Are You an Unconscious Modernist?
#21
(01-22-2012, 12:29 AM)colombiano Wrote: I came to Tradition very recently and find myself having to re-evaluate everything that I learnt as a NO catholic in the past 18 years. The one good thing, by the grace of God, is that I rejected Medjugorje many years ago already. I was very involved in this deception so it was a big step to change my mind about it .

Welcome, friend. Have you read Iota Unum yet? If not, begin immediately!
Reply
#22
(01-22-2012, 01:05 AM)alphonsusjr Wrote:
(01-22-2012, 12:29 AM)colombiano Wrote: I came to Tradition very recently and find myself having to re-evaluate everything that I learnt as a NO catholic in the past 18 years. The one good thing, by the grace of God, is that I rejected Medjugorje many years ago already. I was very involved in this deception so it was a big step to change my mind about it .

Welcome, friend. Have you read Iota Unum yet? If not, begin immediately!

No. Don't even know what it is. There are so many things I have never heard about before..........like ember days. Thanks, I'll look into it.

It's funny cause I considered myself a pretty knowledgeable Catholic. I feel as if I was about to finish highschool only to be sent back to kindergarden to start all over again  Smile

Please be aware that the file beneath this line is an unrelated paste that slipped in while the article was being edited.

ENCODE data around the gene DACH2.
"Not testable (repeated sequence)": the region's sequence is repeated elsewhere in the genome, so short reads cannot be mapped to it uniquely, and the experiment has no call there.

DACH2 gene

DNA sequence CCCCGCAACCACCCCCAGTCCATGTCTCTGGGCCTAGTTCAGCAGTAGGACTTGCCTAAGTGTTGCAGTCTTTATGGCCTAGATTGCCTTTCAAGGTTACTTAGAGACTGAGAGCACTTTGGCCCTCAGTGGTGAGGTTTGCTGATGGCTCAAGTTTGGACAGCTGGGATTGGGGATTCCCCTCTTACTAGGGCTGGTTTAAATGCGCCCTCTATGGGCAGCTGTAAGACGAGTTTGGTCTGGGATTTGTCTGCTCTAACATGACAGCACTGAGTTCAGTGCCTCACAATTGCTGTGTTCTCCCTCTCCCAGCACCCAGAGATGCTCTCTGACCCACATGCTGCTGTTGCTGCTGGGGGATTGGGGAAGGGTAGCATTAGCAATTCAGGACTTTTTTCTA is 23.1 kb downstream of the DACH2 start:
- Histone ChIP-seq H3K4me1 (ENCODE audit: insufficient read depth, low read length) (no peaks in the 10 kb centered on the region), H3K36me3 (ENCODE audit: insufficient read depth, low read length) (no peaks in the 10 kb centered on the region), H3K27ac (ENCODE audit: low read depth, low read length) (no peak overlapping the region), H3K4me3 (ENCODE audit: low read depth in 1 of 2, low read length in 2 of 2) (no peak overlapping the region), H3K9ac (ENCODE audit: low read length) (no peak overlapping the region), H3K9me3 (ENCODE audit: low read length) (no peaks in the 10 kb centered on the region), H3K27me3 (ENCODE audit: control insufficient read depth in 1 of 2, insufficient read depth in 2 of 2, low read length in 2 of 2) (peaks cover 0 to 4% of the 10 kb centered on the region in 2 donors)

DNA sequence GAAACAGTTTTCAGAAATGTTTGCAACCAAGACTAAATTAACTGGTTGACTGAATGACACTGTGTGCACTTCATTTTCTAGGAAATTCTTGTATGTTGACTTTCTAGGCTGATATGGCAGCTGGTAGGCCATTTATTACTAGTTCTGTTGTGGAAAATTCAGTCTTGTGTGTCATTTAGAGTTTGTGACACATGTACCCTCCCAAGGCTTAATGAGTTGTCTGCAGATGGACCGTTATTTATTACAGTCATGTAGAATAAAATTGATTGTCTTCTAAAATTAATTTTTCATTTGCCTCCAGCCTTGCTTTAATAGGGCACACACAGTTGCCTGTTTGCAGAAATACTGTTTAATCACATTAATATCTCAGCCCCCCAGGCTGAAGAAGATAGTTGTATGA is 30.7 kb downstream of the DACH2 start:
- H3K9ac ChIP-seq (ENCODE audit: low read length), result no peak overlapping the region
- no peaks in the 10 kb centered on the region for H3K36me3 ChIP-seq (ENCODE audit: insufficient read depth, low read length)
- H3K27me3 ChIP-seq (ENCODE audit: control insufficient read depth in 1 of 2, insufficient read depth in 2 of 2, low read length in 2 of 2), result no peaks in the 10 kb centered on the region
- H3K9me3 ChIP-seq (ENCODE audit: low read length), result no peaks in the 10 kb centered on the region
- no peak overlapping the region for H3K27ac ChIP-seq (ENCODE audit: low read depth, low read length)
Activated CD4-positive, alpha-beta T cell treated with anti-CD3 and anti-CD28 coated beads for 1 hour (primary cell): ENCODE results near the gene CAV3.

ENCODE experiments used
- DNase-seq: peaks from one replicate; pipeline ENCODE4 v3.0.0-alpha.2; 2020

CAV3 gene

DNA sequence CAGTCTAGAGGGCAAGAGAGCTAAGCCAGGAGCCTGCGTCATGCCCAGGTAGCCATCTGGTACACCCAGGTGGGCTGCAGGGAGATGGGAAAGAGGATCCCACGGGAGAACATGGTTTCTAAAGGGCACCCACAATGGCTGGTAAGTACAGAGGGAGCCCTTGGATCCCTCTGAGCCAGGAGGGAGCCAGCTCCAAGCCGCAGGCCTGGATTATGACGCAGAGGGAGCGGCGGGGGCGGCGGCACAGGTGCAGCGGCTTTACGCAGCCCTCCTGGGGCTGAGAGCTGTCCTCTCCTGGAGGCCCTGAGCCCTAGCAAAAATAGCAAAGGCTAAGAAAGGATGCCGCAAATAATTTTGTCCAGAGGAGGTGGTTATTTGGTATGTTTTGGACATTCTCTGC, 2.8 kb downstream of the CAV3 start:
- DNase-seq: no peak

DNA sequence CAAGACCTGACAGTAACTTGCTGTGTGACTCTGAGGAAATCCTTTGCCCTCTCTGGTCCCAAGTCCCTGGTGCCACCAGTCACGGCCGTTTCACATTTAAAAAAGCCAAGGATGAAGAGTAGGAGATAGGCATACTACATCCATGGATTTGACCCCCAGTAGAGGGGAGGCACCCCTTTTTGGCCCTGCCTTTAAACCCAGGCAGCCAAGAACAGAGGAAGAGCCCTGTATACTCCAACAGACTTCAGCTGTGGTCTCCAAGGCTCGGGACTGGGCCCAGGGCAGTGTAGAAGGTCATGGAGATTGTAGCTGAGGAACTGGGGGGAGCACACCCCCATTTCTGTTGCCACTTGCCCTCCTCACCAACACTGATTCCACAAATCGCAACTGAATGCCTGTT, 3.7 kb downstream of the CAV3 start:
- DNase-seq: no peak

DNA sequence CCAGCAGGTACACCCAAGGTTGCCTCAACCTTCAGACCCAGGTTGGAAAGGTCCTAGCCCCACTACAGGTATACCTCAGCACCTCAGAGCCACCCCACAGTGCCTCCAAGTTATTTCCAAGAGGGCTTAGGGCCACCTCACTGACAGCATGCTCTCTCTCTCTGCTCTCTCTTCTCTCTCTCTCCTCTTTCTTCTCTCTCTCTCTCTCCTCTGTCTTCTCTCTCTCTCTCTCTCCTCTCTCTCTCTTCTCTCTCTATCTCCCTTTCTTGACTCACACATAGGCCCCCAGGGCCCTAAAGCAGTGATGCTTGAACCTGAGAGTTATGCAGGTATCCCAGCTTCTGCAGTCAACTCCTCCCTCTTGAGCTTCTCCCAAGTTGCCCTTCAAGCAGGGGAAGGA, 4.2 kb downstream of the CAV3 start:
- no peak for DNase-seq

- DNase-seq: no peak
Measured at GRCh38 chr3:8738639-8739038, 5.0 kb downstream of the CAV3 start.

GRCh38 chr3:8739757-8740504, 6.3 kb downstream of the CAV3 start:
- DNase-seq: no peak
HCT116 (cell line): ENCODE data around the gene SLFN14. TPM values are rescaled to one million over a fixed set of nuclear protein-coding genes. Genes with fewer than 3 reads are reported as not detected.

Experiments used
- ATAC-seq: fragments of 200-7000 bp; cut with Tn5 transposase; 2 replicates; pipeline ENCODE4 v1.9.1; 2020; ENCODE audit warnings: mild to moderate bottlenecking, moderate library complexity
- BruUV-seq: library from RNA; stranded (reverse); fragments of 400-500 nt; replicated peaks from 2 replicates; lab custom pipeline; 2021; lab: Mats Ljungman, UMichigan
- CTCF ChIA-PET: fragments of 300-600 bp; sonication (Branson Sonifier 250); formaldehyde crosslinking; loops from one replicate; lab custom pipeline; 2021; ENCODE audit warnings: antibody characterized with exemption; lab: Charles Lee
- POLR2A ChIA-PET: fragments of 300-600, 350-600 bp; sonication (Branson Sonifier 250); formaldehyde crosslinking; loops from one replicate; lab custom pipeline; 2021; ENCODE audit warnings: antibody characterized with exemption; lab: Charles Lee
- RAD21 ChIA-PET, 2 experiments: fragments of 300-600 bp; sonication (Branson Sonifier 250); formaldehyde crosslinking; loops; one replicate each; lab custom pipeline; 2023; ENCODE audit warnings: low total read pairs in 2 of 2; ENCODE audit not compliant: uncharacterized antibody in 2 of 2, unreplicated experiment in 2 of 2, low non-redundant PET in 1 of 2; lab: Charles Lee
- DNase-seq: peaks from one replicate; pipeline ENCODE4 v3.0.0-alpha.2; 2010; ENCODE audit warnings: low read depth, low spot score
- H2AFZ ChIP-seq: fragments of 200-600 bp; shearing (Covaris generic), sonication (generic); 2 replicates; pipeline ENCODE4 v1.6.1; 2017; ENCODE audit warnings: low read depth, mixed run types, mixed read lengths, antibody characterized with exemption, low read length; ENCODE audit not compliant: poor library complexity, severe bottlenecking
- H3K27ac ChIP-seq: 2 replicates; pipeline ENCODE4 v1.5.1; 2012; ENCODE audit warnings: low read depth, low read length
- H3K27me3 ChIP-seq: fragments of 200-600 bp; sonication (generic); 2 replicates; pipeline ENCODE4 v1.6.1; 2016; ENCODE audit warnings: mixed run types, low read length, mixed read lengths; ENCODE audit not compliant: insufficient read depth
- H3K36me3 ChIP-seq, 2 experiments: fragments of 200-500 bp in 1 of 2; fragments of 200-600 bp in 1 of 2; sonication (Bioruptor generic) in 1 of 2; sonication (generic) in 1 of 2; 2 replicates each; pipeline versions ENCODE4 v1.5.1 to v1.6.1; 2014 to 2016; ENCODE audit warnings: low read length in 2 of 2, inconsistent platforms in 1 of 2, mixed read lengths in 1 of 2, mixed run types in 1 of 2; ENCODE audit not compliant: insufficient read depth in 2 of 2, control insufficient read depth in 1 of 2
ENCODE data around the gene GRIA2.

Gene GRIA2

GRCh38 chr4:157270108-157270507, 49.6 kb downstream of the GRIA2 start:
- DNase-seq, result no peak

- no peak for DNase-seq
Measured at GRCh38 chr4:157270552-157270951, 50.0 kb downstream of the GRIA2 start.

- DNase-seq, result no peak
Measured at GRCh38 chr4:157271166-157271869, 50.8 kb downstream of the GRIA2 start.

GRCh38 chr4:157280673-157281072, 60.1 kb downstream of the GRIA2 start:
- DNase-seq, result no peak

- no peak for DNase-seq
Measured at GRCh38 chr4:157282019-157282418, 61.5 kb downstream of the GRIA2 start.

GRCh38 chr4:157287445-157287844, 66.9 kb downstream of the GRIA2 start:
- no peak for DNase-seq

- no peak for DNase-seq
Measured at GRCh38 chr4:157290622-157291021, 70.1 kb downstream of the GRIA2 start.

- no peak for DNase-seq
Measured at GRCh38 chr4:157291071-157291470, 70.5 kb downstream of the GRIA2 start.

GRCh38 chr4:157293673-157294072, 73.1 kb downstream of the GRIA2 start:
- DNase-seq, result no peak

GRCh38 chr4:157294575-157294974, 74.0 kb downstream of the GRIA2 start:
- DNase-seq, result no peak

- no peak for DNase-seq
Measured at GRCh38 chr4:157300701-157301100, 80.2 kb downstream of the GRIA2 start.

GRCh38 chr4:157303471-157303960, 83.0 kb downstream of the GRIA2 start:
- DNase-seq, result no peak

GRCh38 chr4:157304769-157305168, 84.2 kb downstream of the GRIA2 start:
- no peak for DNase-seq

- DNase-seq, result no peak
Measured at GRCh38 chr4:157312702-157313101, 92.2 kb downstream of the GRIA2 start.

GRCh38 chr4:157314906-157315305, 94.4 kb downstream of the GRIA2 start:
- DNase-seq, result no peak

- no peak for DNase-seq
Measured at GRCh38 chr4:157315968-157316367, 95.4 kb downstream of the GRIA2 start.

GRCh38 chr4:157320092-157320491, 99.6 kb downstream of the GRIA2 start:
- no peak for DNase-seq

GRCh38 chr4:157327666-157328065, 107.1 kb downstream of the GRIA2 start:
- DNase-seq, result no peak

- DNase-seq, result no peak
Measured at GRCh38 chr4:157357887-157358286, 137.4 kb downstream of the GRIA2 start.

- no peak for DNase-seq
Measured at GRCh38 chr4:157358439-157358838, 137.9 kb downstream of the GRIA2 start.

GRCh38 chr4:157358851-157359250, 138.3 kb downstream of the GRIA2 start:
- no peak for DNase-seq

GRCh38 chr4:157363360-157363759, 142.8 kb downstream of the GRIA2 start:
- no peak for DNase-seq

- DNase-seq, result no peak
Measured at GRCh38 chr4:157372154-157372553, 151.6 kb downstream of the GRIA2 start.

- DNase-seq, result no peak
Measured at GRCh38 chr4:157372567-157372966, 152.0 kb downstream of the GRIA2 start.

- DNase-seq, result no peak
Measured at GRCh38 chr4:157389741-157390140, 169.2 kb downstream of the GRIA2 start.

Reply
#23
(01-22-2012, 01:23 AM)colombiano Wrote: [quote='alphonsusjr' pid='960232' dateline='1327208738']
[quote='colombiano' pid='960187' dateline='1327206590']
I came to Tradition very recently and find myself having to re-evaluate everything that I learnt as a NO catholic in the past 18 years. The one good thing, by the grace of God, is that I rejected Medjugorje many years ago already. I was very involved in this deception so it was a big step to change my mind about it .

Is Medjugorje a litmus test on modernism?



Reply
#24
(01-21-2012, 10:59 PM)Someone1776 Wrote:
(01-21-2012, 10:56 PM)Resurrexi Wrote:
(01-21-2012, 10:31 PM)Someone1776 Wrote: f I remember Augustine correctly he stated while the Bible is the inspired word of God when it comes to "facts" it's not always correct, but this in no way impacts belief or inspiration.

Such an interpretation of Augustine doesn't seem to be consistent with Providentissimus Deus. I guess Augustine could have just been wrong on this point, but the CDF, in the the Doctrinal Commentary on the Concluding Formula of the Professio Fidei, states that the "the absence of error in the inspired sacred texts" is a divinely revealed dogma.